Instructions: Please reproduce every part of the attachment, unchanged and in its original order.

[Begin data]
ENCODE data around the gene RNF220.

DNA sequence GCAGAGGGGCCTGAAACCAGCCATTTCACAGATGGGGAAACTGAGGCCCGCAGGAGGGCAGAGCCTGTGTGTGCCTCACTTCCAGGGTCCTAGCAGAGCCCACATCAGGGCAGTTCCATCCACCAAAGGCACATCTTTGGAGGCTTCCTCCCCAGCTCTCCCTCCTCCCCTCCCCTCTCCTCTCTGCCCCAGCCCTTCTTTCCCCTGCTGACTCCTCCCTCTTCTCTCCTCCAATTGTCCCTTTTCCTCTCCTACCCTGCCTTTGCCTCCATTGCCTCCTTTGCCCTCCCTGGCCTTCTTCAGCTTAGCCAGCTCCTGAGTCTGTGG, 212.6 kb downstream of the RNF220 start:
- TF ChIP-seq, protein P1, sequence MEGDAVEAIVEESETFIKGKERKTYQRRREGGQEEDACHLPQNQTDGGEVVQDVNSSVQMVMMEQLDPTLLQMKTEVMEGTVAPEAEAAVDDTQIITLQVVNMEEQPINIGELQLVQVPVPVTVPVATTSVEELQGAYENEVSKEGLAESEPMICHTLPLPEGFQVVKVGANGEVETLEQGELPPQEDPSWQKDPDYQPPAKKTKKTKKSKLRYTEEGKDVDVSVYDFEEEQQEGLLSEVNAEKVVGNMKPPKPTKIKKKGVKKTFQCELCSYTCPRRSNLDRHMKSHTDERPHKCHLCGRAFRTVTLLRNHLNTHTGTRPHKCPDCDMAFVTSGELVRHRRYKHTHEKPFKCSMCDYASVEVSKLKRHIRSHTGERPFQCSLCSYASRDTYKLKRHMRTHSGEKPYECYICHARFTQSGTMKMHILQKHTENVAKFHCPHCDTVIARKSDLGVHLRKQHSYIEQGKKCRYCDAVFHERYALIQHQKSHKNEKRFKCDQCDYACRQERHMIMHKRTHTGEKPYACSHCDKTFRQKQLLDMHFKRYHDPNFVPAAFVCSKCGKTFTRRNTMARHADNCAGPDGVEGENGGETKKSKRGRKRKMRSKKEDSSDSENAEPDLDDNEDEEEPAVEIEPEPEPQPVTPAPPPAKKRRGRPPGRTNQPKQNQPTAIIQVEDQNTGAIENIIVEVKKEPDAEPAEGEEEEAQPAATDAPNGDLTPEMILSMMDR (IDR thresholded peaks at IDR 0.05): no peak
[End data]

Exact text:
ENCODE data around the gene RNF220.

DNA sequence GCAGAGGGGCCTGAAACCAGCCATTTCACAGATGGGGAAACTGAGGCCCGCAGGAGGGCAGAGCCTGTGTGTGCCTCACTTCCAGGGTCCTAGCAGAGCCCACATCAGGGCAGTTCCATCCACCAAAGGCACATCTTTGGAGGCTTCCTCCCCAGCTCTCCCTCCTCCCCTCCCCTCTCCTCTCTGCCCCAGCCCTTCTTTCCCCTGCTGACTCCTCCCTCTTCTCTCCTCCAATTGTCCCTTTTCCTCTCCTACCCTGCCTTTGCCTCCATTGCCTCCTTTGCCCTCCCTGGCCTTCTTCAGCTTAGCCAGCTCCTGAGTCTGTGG, 212.6 kb downstream of the RNF220 start:
- TF ChIP-seq, protein P1, sequence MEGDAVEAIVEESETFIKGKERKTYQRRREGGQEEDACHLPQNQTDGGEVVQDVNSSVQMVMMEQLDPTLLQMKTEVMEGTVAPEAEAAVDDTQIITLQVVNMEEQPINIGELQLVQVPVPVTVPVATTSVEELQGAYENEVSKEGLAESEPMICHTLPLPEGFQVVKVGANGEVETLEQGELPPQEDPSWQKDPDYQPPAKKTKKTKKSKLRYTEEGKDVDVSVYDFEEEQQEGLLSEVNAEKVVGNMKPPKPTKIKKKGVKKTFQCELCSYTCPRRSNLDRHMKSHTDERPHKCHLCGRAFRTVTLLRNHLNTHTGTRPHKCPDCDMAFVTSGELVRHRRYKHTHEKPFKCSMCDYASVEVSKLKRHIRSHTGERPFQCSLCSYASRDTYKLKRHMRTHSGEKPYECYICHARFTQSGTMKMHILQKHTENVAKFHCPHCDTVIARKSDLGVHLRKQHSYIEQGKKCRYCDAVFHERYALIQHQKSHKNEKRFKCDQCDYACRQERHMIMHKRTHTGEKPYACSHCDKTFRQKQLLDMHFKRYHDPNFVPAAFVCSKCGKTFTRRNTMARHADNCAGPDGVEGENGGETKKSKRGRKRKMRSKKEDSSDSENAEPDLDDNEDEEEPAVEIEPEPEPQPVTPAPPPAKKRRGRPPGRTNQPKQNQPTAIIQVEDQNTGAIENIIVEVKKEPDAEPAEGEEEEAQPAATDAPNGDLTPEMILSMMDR (IDR thresholded peaks at IDR 0.05): no peak